Expanding access

In September 2012, the U.S. Department of Energy's Office of Science awarded $1.7 million to Klimentov/Brookhaven and UT Arlington to develop a version to expand access to scientists in fields beyond high-energy physics and the Worldwide LHC Computing Grid. 

For the DOE-sponsored effort, Klimentov's team is working together with physicists from Argonne National Laboratory, UT Arlington, University of Tennessee at Knoxville, and the Oak Ridge Leadership Computing Facility (OLCF) at Oak Ridge National Laboratory. Part of the team has already set up and tailored PanDA software at the OLCF, pioneering a connection of OLCF supercomputers to ATLAS and the LHC Grid facilities. 

"We are now exploring how PanDA might be used for managing computing jobs that run on OLCF's Titan supercomputer to make highly efficient use of Titan's enormous capacity. Using PanDA's ability to intelligently adapt jobs to the resources available could conceivably 'generate' 300 million hours of supercomputing time for PanDA users in 2014 and 2015," he said.  

The main idea is to reuse, as much as possible, existing components of the PanDA system that are already deployed on the LHC Grid for analysis of physics data. "Clearly, the architecture of a specific computing platform will affect incorporation into the system, but it is beneficial to preserve most of the current system components and logic," Klimentov said. In one specific instance, PanDA was installed on Amazon's Elastic Compute Cloud, a web-based computing service, and is being used to give Large Synoptic Survey Telescope scientists access to computing resources at Brookhaven Lab and later across the country.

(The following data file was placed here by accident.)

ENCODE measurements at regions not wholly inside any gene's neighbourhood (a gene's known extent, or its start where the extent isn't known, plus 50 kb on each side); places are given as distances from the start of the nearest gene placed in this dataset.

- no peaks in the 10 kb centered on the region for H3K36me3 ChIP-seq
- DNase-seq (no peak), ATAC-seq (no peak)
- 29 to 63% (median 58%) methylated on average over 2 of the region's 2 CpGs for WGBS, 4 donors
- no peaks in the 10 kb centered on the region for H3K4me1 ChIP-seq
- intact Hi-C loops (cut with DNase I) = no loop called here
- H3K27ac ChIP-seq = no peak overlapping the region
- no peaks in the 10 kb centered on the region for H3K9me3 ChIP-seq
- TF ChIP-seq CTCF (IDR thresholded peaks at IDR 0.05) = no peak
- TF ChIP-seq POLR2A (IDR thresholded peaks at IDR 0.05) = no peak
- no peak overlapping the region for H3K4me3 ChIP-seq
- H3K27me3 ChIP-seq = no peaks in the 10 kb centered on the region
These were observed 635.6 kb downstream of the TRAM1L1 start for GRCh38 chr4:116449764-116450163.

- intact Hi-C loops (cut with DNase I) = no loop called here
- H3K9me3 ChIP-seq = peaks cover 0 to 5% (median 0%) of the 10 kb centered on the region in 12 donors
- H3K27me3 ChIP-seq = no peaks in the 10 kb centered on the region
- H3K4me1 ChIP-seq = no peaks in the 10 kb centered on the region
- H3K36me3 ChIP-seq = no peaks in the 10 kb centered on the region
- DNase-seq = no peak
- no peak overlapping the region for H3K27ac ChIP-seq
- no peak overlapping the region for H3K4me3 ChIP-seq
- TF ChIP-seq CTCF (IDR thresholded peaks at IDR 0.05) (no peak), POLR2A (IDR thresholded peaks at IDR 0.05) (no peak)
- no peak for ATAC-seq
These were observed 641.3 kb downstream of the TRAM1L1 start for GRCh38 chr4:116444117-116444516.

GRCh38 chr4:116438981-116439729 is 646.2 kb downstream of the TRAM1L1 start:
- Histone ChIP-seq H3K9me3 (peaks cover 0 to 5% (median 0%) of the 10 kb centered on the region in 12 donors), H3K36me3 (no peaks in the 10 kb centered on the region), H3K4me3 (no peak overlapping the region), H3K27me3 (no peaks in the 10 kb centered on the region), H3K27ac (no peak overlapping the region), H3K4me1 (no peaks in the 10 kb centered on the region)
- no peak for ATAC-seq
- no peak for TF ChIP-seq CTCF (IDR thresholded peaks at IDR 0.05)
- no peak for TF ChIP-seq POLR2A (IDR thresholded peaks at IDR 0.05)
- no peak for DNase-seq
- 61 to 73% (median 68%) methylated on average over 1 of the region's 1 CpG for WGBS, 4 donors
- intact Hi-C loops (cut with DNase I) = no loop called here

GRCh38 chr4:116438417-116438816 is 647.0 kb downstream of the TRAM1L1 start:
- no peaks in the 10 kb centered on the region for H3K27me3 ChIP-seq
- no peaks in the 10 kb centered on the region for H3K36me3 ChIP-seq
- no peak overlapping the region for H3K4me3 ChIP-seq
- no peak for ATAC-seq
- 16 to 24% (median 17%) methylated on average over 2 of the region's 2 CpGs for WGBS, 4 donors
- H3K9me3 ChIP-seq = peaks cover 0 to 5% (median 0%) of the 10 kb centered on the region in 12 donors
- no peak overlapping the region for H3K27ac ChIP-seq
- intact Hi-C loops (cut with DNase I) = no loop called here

The new system being developed for LHC and nuclear physics experiments, called megaPanDA, will be complementary with PanDA. While PanDA handles data processing the new system will add support for large-scale data handling. 

"The challenges posed by 'big data' are not limited by the size of the scientific data sets," Klimentov said. "Data storage and data management certainly pose serious technical and logistical problems. Arguably, data access poses an equal challenge. Requirements for rapid, near real-time data processing and rapid analysis cycles at globally distributed, heterogeneous data centers place a premium on the efficient use of available computational resources. Our new workload and data management system, mega-PanDA, will efficiently handle both the distribution and processing of data to help address these challenges."

PanDA was created with funding from the Department of Energy's Office of Science and the National Science Foundation.

DOE's Office of Science is the single largest supporter of basic research in the physical sciences in the United States, and is working to address some of the most pressing challenges of our time. For more information, please visit science.energy.gov.